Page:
They brought the food, but it was very little. They spent two hours beating us and saying ‘Bashar is your God’. They did the same for the detainees in the other solitary cells – we could hear them coming to us, cell by cell, and going down the row after us. Of course the other solitary [underground] cells were next to each other in a row, but the sound of beating was so loud that it could reach the sky.

Screenshot from 'Inside Saydnaya', Amnesty International's video report of its findings. Source: YouTube Video.

Screenshot from ‘Inside Saydnaya’, Amnesty International's video report of its findings. Source: YouTube Video.

‘A testimony to hold the mass-murdering Syrian regime accountable’

These testimonies follow a report released by the UN Commission of Inquiry in February 2016 in which the killings of detainees occurring between 10 March, 2011 and 30 November, 2015 were examined based on 621 interviews. It concluded:

Detainees held by the Government were beaten to death, or died as a result of injuries sustained due to torture. Others perished as a consequence of inhuman living conditions. The Government has committed the crimes against humanity of extermination, murder, rape or other forms of sexual violence, torture, imprisonment, enforced disappearance and other inhuman acts. Based on the same conduct, war crimes have also been committed.

In a statement released with the report, Philip Luther, the director at Amnesty International's Middle East and North Africa Program, stressed that the international community, specifically the governments of Russia and the US, must commit to ending these practices

The international community, in particular Russia and the USA, which are co-chairing peace talks on Syria, must bring these abuses to the top of the agenda in their discussions with both the authorities and armed groups and press them to end the use of torture and other ill-treatment.

Speaking to Global Voices, Yassin Swehat, a Spanish-Syrian blogger, journalist and co-founder of the commentary site Al Jumhuriya, reflected:

رغم أن تقرير الأمنستي لا يحمل جديداً بالنسبة للسوريين، الذين عاشوا ويعيشون قصصاً يومية مع الاعتقال، ومع كل الآلية المتسلطة المبنية حول مسألة الاعتقال، بما في ذلك شبكة الفساد الهائلة حولها (لمعرفة أوضاع معتقل، لإيجاد مكانه، لإيصال ملابس أو أدوية..أو حتى فقط لمعرفة إن كان لا يزال على قيد الحياة) إلا أنه تقرير مهم للغاية، إذ يوثق كيف صنع العهد الأسدي الثاني، عهد بشار، سجنه الأيقوني الخاص بعد أن كان سجن تدمر الرهيب هو السجن الأيقوني للعهد الأسدي الأول، عهد حافظ. للأسف أخشى للتقرير مصيراً مشابهاً لتسريبات قيصر، إذ أثبت العالم عدم اكتراثه لانتهاكات حقوق الإنسان من قبل النظام وحلفاءه. لكن مع ذلك التقرير وثيقة مهمة للغاية، وسيكون لها أهميتها في الذاكرة التاريخية السورية بلا شك، وأرجو أن يكون له أهمية قانونية يوماً ما كشهادة لمحاسبة آلة الطحن والقتل والاعتقال، أي النظام السوري.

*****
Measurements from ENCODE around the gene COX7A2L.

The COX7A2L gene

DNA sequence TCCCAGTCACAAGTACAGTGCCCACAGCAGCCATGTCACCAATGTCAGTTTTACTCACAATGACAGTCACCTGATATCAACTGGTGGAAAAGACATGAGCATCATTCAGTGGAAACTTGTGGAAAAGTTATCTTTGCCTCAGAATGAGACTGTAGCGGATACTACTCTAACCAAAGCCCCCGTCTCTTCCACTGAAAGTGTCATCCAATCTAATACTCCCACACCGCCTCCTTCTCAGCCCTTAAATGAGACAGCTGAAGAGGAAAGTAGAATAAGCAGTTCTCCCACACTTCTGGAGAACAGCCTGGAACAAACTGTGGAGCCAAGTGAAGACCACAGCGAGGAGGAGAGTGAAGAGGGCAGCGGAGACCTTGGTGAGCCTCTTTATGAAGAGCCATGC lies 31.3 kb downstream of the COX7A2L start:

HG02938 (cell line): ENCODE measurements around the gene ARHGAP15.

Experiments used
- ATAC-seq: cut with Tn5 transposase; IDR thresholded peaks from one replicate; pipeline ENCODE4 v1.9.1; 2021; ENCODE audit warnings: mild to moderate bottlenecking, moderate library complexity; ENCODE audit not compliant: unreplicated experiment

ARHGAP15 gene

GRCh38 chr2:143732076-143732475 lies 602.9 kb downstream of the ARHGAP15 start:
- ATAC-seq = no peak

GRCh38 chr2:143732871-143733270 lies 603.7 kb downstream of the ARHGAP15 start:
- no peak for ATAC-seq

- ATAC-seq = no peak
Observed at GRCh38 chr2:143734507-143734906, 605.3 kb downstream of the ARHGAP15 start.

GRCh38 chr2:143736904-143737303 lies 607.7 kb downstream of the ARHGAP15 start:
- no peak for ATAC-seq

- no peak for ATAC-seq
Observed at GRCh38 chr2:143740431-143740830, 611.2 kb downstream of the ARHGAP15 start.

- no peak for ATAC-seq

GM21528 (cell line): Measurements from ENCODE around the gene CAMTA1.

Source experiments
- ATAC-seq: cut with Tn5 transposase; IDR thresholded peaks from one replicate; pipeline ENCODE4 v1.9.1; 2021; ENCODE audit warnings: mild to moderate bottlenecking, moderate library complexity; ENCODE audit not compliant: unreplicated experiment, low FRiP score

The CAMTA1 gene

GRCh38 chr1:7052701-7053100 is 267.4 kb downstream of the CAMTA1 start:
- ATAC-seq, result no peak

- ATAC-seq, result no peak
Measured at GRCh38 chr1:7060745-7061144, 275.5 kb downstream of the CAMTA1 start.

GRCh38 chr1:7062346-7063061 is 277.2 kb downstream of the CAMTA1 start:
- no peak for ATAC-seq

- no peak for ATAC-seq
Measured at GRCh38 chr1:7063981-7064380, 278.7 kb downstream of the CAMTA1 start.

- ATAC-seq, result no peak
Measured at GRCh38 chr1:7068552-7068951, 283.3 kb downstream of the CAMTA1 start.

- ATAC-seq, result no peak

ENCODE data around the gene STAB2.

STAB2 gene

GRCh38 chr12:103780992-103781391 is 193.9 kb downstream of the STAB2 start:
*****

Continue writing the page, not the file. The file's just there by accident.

Although Amnesty's report does not contain new information for Syrians who have lived and are living under the threat of arrest every day, subjected to the mechanism of authoritarianism surrounding the issue of detentions, worsened by rampant corruption (to know the prisoner’s conditions, to locate him, to deliver clothes or medicine, or to know if he’s even alive), it is a very important report that documents how the second Assad era, the era of Bashar, created its private iconic prison that followed the iconic Tadmur prison of the first Assad era, the era of [Bashar's father] Hafez al Assad.

Unfortunately, I worry that the fate of this report will be similar to the [2014] Caesar leaks [detailing the torture and execution of prisoners by Syrian authorities], as the world proved its indifference towards human rights violations practiced by the regime and its allies.

But this report is a very important document, and will have importance in the Syrian historical memory without a doubt, and I hope that it carries legal importance one day, like a testimony to hold the mass-murdering Syrian regime accountable.

Luna Watfa, the co-founder of Woman Organization for Syrian Prisoners and a former detainee herself, who spent 13 months in Syrian government prisons, asked her Twitter followers to read Amnesty's report:

The Committee to Protect Journalists took this opportunity to remind us of a journalist for Palestine Today, Bilal Ahmed Bilal, who died in December 2013, nearly two years after being sent to Saydnaya: